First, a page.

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Questions of Practice: Ernesto Pujol on Pursuing Aesthetics

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I would define aesthetics as an ethical form of beauty, as an ethical beauty. The notion of beauty currently being very controversial because the beautiful has been contaminated by the history of power, as we know it. But the aesthetic s-- to me-- the employment of beauty in an ethical way that does not sacrifice anyone or anything in the portrayal of the beautiful.

And the portrayal of the beautiful has also been decolonized so that it is not some notion of race-- the purity of race-- or some notion of classicism at the expense of what is not defined by classicism. So it is simply, seeking the beautiful in an ethical way, and understanding that humanity's always trying to transcend loss, which is to say pain, suffering, death. And beauty is one of the ways in which humanity seeks to transcend loss.

“Aesthetics,” performance artist and social choreographer Ernesto Pujol says, “is simply seeking the beautiful in an ethical way” by untangling it from “the history of power.” Pujol discusses the significance of pursuing the portrayal of beauty in his site-specific, durational works and its potential to transcend suffering.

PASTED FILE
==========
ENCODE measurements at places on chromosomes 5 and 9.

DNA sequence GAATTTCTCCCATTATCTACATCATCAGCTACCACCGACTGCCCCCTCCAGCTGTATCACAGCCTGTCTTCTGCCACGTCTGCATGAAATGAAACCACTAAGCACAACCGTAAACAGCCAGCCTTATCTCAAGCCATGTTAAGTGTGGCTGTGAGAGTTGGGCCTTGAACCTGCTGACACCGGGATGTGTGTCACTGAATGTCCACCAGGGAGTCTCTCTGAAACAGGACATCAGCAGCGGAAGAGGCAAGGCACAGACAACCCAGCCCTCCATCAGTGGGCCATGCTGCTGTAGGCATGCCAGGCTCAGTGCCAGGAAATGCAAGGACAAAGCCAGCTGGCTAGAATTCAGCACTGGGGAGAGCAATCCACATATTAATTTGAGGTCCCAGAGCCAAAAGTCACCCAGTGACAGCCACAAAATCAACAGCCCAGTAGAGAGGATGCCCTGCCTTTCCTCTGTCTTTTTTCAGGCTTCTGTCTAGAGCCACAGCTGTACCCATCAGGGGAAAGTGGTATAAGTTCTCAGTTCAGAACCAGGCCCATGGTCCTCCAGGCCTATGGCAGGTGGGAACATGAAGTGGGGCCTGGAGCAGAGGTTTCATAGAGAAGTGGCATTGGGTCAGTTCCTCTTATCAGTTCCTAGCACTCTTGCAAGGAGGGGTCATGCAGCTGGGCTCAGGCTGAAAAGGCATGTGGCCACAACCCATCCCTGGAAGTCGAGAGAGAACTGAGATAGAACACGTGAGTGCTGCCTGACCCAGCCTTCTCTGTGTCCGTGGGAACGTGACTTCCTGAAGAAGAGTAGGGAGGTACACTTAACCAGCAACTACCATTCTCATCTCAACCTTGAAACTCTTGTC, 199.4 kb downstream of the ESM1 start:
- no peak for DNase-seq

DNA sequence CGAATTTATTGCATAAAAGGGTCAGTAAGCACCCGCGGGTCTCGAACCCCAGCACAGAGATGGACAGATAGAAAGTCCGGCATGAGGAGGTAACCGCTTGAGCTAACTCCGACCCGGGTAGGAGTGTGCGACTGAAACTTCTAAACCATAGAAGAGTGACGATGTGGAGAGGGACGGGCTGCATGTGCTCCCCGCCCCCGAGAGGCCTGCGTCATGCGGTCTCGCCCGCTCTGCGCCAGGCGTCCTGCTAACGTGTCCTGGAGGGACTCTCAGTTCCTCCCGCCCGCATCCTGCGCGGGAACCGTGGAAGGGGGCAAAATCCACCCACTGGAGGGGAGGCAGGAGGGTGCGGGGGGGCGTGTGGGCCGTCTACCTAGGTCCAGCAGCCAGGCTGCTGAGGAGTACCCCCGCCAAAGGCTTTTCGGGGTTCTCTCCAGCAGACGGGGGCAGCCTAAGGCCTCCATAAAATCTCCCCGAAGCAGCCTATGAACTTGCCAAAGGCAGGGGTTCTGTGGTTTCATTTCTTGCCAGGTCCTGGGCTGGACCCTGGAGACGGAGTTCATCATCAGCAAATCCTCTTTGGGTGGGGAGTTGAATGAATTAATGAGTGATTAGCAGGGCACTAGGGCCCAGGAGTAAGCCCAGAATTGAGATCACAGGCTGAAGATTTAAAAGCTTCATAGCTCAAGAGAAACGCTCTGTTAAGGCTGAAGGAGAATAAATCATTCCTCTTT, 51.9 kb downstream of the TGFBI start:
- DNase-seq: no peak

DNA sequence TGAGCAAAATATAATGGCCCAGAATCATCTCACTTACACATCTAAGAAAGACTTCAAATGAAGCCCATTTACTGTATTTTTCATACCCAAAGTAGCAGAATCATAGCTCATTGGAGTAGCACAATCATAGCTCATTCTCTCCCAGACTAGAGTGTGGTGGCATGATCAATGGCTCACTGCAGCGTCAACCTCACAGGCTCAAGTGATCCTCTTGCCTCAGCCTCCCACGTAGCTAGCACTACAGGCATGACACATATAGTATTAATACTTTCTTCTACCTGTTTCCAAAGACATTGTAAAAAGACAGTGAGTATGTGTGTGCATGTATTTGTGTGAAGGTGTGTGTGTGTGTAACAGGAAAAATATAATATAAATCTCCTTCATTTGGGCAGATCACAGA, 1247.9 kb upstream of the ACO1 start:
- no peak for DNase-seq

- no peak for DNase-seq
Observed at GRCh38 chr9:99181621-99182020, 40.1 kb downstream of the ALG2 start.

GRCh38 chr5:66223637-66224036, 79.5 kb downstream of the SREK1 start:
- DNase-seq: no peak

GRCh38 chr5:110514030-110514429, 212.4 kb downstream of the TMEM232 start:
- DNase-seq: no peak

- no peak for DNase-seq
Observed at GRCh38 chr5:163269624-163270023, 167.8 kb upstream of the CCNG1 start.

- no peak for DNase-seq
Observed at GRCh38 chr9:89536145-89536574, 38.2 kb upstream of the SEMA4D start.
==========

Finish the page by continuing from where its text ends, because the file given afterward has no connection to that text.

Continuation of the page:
See more from Pujol:
On reciprocal relationships with communities
On durational performance

Performance artist and social choreographer Ernesto Pujolcreates ephemeral, site-specific installation projects and durational group performances publicly addressing individual and collective repressed memories. The author of Sited Body, Public Visions: silence, stillness & walking as Performance Practice as well as numerous published essays on art education reform, Pujol’s work is held in the collections of the Bronx Art Museum, New York; El Museo del Barrio, New York; Museum of Contemporary Art, Los Angeles; and Museo Rufino Tamayo, Mexico City; among others.